Space, the final frontier: An everyday cliche for Star Trek fans, a creative compartment in the mind of Jack Williamson.
Space exploration will be in the minds of those participating in the Jack Williamson Lectureship luncheon, titled “Space Opera — Then and Now,” which will take place on Thursday in the ballroom of the Campus Union Building at Eastern New Mexico University.
Williamson is world-renown for his work in the science fiction writing field and teaches a science-fiction class at ENMU during the spring, according to Patrice Caldwell, executive director of planning and analysis for ENMU. Caldwell also helps in the instruction of the class.
“A lot of people have no idea how big this is,” Caldwell said. “People from Colorado and New York come down just for the lecture. They’ve (science-fiction writers) been all over the genre. We had humanity scholars as well but the science-fiction theme was more interesting for the science fans. The authors were coming down to listen to Mr. Williamson and it was a more natural fit.”
Some of the people in the science fiction field who will attend are editors Charles N. Brown of Locus magazine and Scott Eldelman of SciFi Weekly.
Williamson said “Space Opera” is derived from “Horse Opera,” which was used in motion pictures and westerns to depict the conquest of the country and exploring frontiers.
“To me ‘Space Opera’ is the dream of expansion of earth and other planets,” Williamson said. “The exploration and discovery of space. I try to teach students about the future and prepare them for future shock.”
There will be three grand masters in science-fiction writing in the panel discussion during the luncheon. Members of the Science Fiction Writers of America must make a consensus vote for a grand master. The designation is made to those who have made a substantial contribution and have literally changed the field of science fiction.
“I didn’t used to read sci-fi, but reading his (Williamson) books I realized there are more to his stories,” Vicky Medley, a graduate student at ENMU writing a thesis Williamson, said. “There is a lot of emotion in his stories. His brilliance, imagination and creativity come out in his books.”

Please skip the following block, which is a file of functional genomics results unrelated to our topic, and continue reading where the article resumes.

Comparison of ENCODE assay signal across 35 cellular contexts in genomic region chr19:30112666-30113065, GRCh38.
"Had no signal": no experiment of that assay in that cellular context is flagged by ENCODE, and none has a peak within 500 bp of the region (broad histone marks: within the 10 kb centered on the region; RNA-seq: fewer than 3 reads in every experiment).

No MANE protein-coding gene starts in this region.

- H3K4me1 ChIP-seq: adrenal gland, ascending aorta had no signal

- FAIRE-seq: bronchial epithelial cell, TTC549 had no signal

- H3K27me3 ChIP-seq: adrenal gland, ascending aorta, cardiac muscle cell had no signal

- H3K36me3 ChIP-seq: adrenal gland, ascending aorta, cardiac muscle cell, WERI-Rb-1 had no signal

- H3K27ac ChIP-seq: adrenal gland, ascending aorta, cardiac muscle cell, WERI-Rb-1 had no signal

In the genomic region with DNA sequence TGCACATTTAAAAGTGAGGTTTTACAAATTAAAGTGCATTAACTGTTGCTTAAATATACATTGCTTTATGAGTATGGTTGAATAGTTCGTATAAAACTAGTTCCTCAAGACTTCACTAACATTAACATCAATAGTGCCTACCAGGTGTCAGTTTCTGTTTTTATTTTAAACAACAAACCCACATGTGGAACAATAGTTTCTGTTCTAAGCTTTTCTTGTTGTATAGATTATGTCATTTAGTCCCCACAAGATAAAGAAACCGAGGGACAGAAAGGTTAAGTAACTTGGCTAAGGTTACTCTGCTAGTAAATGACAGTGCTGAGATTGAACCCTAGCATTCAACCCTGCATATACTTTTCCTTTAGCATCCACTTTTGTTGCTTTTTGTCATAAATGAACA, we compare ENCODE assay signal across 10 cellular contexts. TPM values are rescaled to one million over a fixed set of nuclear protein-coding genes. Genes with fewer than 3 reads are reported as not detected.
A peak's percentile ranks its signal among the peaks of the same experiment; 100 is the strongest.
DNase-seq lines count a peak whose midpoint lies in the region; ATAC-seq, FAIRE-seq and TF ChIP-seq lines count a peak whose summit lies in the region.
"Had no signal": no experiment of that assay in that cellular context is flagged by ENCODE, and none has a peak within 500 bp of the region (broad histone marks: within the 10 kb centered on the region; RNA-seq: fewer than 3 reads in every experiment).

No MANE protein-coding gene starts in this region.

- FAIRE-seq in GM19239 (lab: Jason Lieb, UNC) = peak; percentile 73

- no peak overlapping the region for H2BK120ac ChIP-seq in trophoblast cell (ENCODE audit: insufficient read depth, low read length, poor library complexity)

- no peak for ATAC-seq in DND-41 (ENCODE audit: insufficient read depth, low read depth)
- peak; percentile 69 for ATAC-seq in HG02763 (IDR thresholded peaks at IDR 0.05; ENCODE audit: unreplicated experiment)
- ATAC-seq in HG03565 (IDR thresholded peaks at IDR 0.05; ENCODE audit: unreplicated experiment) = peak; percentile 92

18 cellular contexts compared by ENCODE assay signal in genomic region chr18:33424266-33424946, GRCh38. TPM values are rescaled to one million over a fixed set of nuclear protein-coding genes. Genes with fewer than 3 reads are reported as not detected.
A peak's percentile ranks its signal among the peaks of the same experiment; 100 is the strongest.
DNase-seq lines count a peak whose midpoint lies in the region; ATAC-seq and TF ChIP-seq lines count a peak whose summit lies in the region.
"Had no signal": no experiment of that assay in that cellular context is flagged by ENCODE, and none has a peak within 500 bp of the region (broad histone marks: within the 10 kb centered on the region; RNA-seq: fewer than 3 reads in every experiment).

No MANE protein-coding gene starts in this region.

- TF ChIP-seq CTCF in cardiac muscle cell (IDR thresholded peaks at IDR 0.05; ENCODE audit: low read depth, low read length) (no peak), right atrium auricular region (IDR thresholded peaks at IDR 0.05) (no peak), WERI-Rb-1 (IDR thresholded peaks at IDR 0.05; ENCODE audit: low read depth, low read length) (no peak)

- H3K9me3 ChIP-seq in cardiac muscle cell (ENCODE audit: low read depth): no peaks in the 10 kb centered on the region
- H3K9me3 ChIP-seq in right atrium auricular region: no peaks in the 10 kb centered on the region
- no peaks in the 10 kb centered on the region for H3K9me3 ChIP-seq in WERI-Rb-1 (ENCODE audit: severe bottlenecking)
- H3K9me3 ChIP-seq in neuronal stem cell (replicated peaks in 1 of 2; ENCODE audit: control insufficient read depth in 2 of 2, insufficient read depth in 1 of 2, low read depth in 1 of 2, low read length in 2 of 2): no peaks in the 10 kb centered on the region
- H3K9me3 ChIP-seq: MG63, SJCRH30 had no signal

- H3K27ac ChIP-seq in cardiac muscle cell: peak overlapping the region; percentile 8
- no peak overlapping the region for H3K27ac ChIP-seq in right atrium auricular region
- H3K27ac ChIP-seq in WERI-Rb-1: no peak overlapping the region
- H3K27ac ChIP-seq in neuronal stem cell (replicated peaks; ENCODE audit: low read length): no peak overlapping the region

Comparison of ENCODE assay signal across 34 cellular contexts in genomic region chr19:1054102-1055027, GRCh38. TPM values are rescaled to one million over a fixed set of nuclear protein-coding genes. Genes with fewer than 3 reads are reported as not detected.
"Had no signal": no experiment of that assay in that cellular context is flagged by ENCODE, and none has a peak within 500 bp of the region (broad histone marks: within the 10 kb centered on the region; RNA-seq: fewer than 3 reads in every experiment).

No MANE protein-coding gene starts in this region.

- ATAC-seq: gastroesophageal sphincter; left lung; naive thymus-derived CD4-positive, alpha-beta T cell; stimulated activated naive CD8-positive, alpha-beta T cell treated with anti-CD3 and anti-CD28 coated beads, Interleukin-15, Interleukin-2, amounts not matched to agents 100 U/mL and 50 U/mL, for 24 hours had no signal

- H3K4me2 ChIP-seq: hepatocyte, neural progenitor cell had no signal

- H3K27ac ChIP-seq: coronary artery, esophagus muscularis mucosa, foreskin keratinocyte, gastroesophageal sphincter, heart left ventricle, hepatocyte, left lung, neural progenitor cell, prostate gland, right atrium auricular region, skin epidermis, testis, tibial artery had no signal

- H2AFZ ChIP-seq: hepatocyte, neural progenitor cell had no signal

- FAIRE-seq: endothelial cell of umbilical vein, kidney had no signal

ENMU named its liberal arts building after Williamson, who has received lifetime citations from The World Fantasy Convention and The Horror Writers of America. He recently received the Nebula and Hugo awards to add to his collection.
“I write about what concerns me at the time,” Williamson said. “Exploring space and the possibilities of the future. When I was first writing, television and computer were yet to come. I was the first person to write about anti-matter before it was being used in Star Trek to propel people from one place to another. I wrote about genetic engineering before it was studied in the laboratory.”
The Oxford English Dictionary credited Williamson with inventing the word “genetic engineering,” which is the manipulation of an organism’s genetic material to modify the proteins it produces, and “terraforming,” which is the process of modifying a planet, moon or other body to a more habitable atmosphere, temperature or ecology.
Williamson earned grand master status the second year it was voted on in 1975. Robert Silverberg and Frederik Pohl are the other two grand masters participating in the panel discussion.
Silverberg has written more than 60 non-fiction books and edited more than 60 anthologies while Pohl has written more than 50 novels.
Williamson’s latest novel, The Stonehenge Gate, is due for release in 2005.
The luncheon will start at 11:45 a.m. and there is a $7 cost per person. A tour of the university special collection and Jack Williamson Science Fiction Library in the Golden Library will happen immediately after the luncheon.